The woes at RUN Corp, the listed property management company previously chaired by former NAB boss Frank Cicutto, continue.
This week, an independent expert claimed that the company faces liquidation if shareholders don’t accept a $10 million cash infusion from Futuris (owner of the Elders property group).
Similarly, RUN chairman, Nathan Cher, told RUN shareholders that “in the event that the Elders proposal is not implemented, the RUN board will need to assess the ability of the company to meet its financial obligations and is likely to be in breach of its banking covenants.”
The grave assessment contrasts with RUN’s relatively upbeat forecasts earlier this year where the company stated that it “had overcome the operational hurdles it had faced last year” and had completed a “customer stabilisation program [which] resulted in high customer satisfaction levels, increased branding in the marketplace and major cost reductions.”
Long-time Crikey readers will be familiar with the RUN saga, with Crikey being the first to point out potential problems associated with the company, beginning with the vendors spending more than $6 million to float the company in 2005, despite the IPO only raising a total of $25 million.
Things got even worse after listing, with RUN announcing a $17.9 million loss for the year ending December 2006 (compared with a prospectus forecast of a $6 million loss).
The bloodletting was stemmed somewhat last year, with the company losing just $3.1 million (although RUN’s result would have been worse had the company not been able to claim income tax benefits). In total, since listing, RUN has lost more than $23 million.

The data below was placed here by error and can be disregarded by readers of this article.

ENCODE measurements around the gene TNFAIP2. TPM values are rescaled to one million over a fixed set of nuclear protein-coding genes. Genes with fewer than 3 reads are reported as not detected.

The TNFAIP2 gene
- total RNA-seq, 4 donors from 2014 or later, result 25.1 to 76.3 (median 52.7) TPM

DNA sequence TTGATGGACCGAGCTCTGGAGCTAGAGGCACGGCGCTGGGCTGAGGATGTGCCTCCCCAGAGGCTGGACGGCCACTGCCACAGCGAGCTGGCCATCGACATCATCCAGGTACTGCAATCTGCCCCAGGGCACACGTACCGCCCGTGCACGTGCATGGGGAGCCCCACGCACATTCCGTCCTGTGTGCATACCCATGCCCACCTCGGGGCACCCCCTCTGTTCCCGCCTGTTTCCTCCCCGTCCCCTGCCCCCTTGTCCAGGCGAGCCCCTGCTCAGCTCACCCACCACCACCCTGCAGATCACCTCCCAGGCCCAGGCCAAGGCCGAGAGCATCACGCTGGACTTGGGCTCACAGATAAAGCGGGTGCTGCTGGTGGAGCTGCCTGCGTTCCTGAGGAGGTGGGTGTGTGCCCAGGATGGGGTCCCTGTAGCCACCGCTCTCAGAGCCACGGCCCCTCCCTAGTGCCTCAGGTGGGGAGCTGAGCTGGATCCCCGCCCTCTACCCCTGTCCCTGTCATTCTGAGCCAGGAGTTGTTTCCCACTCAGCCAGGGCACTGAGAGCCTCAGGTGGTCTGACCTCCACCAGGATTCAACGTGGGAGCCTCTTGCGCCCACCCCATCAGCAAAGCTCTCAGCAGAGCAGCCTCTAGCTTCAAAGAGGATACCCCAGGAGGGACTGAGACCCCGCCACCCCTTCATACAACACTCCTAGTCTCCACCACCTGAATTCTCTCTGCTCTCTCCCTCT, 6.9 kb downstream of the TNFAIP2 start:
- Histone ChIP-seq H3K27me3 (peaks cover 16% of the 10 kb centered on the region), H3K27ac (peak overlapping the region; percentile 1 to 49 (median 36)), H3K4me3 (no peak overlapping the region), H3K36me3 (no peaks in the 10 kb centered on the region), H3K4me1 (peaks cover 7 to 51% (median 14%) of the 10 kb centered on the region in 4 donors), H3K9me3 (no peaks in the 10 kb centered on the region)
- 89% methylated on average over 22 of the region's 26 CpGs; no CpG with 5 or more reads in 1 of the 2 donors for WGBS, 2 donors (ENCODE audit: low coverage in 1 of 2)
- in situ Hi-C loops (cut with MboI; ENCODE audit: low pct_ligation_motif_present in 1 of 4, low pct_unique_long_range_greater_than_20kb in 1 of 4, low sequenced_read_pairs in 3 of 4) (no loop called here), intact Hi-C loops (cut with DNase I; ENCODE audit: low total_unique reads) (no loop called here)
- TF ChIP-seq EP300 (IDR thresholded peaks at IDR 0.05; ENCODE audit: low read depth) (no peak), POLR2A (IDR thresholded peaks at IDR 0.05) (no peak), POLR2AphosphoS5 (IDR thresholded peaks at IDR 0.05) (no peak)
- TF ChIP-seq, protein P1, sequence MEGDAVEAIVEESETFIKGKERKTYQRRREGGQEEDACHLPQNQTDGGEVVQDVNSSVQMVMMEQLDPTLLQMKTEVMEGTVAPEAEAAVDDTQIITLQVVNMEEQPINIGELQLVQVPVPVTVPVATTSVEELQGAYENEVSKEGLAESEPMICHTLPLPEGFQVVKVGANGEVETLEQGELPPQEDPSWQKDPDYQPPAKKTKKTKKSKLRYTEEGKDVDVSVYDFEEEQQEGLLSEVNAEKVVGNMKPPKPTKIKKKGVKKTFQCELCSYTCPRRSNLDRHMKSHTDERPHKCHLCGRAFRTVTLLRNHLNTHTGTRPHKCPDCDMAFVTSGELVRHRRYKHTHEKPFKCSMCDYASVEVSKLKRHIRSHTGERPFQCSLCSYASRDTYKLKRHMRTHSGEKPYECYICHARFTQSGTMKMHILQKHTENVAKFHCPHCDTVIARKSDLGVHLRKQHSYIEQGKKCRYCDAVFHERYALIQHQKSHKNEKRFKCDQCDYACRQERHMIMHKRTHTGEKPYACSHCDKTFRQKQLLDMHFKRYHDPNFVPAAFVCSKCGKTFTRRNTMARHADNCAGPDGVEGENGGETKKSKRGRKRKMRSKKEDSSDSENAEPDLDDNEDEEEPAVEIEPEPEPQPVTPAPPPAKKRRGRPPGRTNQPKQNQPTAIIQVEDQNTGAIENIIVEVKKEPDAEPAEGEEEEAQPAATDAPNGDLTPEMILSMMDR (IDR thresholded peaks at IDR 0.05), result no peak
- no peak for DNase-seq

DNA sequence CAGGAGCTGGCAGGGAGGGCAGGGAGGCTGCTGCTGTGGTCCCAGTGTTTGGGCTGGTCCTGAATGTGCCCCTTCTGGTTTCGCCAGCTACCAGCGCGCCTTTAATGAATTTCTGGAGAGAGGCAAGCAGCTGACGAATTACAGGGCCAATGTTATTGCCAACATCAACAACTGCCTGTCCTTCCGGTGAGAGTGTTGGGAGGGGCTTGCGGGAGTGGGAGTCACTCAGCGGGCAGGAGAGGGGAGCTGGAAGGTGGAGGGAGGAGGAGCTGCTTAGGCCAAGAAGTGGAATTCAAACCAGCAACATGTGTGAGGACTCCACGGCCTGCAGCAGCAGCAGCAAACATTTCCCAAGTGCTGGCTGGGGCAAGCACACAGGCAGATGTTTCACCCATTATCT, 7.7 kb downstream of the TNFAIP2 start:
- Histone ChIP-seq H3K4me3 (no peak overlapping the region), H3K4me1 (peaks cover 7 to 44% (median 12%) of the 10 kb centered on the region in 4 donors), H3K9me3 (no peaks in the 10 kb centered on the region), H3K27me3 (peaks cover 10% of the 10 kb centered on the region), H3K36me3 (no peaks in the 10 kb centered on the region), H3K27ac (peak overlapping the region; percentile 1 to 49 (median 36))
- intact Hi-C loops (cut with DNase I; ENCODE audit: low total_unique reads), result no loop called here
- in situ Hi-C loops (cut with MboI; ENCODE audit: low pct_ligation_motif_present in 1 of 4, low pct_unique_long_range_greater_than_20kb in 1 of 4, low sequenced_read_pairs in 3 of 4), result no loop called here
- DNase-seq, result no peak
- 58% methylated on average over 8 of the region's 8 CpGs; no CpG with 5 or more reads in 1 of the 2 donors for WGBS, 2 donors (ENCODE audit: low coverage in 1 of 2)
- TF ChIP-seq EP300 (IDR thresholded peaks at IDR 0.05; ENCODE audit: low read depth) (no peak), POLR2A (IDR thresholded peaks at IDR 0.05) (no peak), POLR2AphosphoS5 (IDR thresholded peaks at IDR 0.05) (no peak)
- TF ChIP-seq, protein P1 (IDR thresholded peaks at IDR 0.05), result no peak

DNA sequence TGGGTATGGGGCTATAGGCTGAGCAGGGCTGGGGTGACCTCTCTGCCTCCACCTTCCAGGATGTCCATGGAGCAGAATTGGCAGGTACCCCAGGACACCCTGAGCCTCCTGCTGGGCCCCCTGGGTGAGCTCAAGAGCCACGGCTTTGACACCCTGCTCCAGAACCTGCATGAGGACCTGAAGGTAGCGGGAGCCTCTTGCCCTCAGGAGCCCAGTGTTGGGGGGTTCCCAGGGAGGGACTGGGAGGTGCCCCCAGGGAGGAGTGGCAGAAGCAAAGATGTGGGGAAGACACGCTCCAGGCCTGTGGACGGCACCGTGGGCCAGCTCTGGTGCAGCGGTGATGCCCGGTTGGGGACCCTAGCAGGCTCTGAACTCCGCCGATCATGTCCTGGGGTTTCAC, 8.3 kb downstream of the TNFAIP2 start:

It would be fair to question just how dire the situation would have been had rentals not increased in certain areas by upwards of 30%. As a property manager, RUN earns commission as a percentage of rental received on the properties it manages – the “rental crisis”, which has pushed up rental rates would have boosted RUN’s sales by around 30%.
In addition, the sea of demand would have allowed RUN to employ fewer property managers, as re-letting properties is pretty easy work when there are fifty applicants for each premises.
Apart from racking up significant losses, RUN’s other serious problem is that its balance sheet is loaded with under-performing intangible assets (specifically, rent rolls).
Rent rolls are different from intangibles (like brand names or trademarks) in that rent rolls can be slowly eaten away by other agents. That is because a rent roll is a collection of property management rights assigned by landlords — those landlords can quite easily switch to another property manager (usually without penalty).
As such, unlike say a trademark or masthead, RUN could feasibly lose a large portion of their major asset (rent roll) and receive no compensation for it.
The market and Elders are clearly are aware of this – with Elders’ offer valuing RUN at around $14 million – far less than the book value of its rent rolls (more than $68 million).
RUN shareholders will vote on the Elders deal on 28 August 2007.